But in the show's second season, as the writers began to diverge from the original plotlines conceived by Gervais and his partner, Stephen Merchant, Carell started to transform his own regional manager into a different kind of figure. Infusing the character with a clownish melancholy missing from the more hard-edged comic violence of Brent, Carell ingeniously crafted a regional manager that worked for American audiences. Abandoning some of the gleefully alienating pyrotechnics of the U.K. Office, Carell helped transform what could have been a cynical rip-off into a television show worth watching in its own right.
Key to this transition, however, was the strength of The Office's supporting players. Anchored by the imaginative and compelling performances of actors like Rainn Wilson, Ed Helms, John Krasinski, Jenna Fischer, The Office quickly revealed itself to be a show with a very deep bench.
Now, nearing the end of another cycle in The Office's history, we find the show's writers and producers experimenting with these dynamics every week. Throughout the current season, The Office has had two primary goals: showing off the comic dynamism of the ensemble and simultaneously isolating Carell. Sometimes this experimentation has paid off, and sometimes it hasn't. A particularly striking example of this mixed bag can be found in the recent episode, "The Search." The episode begins with Krasinski's Jim and Carell's Michael out on a sales call, and Michael ends up stranded at a gas station without his wallet. The remainder of the episode focuses on three separate factions: the employees left at the office, the search team they dispatch to find Michael, and Michael himself.
Wandering the streets and strip malls of Scranton like a much less clever Odysseus, Carell serves a curious role in this episode. His scenes present a portrait of Michael as a lost boy, an adolescent runaway who can't remember how to get home; this is in keeping with the existential crisis the writers have given Scott this year as an upgrade to the low-level depression we've seen in him for the past few seasons. Largely silent, Carell is filmed from a distance, occasionally disappearing behind trees and buildings; Michael is a character constantly threatening to vanish. The conceit is silly and improbable (a nagging problem of this season has been the occasional, credulity-straining absurdity of its plots), but it does something interesting in light of Carell's imminent exit. This newly contemplative Michael, speaking wistfully to puppies in a pet store and unsuccessfully attempting to dine and dash at a Chinese restaurant, no longer belongs at Dunder Mifflin.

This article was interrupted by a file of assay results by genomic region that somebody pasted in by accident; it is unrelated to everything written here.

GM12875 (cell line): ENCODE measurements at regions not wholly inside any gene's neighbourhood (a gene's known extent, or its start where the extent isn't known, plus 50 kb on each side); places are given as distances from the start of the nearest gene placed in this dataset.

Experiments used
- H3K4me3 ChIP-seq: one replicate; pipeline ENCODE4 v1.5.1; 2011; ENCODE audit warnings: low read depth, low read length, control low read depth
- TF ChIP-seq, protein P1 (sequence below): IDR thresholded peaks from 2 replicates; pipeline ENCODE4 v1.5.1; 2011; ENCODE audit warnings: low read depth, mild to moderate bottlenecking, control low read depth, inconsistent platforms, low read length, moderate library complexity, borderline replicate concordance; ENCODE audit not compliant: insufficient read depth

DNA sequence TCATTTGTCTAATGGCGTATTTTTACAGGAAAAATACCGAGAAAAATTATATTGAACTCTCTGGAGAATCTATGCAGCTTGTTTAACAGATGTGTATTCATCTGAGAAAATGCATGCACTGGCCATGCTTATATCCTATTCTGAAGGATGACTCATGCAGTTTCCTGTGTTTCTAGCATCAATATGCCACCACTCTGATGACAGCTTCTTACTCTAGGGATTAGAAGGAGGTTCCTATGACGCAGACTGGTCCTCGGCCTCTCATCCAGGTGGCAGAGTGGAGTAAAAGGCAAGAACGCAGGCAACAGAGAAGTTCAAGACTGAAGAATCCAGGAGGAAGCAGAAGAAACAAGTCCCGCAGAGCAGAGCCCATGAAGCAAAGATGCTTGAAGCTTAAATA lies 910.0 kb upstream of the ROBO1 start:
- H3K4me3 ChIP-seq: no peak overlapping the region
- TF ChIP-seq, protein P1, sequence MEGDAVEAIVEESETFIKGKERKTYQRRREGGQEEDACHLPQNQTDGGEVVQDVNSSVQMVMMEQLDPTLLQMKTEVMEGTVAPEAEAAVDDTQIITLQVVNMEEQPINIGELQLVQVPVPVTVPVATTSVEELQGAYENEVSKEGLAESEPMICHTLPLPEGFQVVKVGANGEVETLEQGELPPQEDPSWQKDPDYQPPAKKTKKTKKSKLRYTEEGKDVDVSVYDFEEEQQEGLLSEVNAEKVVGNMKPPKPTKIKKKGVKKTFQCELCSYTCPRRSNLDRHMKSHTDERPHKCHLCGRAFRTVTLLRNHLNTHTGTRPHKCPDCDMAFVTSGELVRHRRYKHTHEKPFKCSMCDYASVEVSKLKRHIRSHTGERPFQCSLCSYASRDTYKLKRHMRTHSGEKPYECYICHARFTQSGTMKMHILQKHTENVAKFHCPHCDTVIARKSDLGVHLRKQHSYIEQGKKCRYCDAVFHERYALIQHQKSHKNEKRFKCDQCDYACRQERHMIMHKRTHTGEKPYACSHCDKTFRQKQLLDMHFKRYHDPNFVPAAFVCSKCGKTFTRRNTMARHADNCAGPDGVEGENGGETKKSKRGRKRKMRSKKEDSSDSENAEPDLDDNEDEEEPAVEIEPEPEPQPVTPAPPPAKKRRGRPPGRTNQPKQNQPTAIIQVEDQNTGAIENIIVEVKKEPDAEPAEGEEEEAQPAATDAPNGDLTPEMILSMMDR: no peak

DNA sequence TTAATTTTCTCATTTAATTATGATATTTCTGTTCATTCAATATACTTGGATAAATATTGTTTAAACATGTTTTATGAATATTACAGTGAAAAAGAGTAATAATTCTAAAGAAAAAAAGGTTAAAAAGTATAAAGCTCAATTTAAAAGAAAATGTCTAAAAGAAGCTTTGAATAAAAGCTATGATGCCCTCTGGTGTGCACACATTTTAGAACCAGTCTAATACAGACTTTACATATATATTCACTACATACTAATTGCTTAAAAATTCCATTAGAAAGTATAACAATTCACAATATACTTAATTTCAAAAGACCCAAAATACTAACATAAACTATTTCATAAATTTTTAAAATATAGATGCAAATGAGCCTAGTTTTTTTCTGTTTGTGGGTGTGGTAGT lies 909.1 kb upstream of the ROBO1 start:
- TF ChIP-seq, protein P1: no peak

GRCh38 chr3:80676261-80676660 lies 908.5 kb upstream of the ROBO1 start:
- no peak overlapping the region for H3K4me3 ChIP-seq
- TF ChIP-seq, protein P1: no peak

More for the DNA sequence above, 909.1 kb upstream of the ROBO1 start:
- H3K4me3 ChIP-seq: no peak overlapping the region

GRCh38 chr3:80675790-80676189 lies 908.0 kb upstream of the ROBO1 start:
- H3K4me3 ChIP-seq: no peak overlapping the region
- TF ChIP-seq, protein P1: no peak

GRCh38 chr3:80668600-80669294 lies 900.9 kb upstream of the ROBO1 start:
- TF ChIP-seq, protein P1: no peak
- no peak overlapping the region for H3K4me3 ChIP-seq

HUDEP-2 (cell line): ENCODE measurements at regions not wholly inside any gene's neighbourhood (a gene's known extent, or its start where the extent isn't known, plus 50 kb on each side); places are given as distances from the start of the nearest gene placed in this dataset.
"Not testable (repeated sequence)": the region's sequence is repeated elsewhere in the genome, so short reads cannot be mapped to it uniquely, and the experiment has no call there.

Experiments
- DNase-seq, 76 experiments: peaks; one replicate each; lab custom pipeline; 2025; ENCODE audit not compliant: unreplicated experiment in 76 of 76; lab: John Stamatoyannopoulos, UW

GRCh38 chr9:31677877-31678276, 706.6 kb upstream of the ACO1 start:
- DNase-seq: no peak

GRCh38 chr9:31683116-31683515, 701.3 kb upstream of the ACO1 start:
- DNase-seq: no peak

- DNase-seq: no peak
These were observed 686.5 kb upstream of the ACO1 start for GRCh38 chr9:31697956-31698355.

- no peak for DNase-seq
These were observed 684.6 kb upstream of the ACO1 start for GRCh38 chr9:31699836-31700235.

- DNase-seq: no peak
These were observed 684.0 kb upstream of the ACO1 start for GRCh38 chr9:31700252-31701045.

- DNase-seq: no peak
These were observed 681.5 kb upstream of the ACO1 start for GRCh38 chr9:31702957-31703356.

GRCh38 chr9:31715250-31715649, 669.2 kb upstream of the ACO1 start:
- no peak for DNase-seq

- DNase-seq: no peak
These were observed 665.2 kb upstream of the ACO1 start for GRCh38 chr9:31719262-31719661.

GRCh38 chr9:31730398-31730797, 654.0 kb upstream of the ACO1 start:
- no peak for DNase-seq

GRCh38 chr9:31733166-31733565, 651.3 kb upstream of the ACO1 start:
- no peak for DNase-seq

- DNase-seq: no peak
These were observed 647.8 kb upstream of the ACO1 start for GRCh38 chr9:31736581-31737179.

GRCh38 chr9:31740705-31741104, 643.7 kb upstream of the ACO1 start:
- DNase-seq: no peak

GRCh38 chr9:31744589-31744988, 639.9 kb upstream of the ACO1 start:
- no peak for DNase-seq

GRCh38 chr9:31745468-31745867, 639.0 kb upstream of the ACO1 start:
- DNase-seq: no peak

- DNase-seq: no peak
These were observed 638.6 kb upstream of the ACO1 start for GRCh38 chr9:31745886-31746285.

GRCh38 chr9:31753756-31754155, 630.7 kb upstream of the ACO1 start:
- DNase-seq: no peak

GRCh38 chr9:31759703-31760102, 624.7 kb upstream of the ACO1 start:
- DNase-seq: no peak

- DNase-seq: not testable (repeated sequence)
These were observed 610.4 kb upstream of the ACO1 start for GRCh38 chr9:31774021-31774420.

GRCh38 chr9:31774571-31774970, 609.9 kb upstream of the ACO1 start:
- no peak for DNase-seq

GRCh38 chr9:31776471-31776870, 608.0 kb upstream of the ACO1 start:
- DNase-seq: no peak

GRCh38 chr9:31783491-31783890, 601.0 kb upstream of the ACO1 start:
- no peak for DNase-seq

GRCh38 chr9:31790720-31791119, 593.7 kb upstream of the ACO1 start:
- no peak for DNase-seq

Back at the office park, though, things are considerably brighter. The rest of the episode is dedicated to an impromptu, New Yorker-style caption contest among the office's remaining employees. These scenes are a genuinely joyous joke-off, showcasing not just Helms, Fischer, and the indispensible Craig Robinson's comic brilliance, but the real chemistry between the actors and characters in Scranton. It reminds us of what was originally so wonderful about this show: the improvisational, surprising energy of a real community. Like Entourage and Friday Night Lights, The Office thrives on a series of relationships that never seem manufactured. And this vitality contrasts sharply with the fading wisp of Michael Scott.
In this episode, and in this season, The Office has increasingly become concerned with shoring up those employee relationships even as it places Michael Scott outside of them. But the really ingenious element of "The Search" is the way that, for even the space of a single episode, we don't just imagine The Office without Carell, we kind of look forward to it. The capsule description for next week's episode spills the beans that Michael will propose to his longtime lost-love Holly. This, presumably, will bring about the beginning of the end for Michael Scott in Scranton. No matter what happens next, though, the seventh season of The Office, with the help of its seasoned supporting cast, has made a convincing argument, not that Michael Scott can be replaced, but that he doesn't need to be.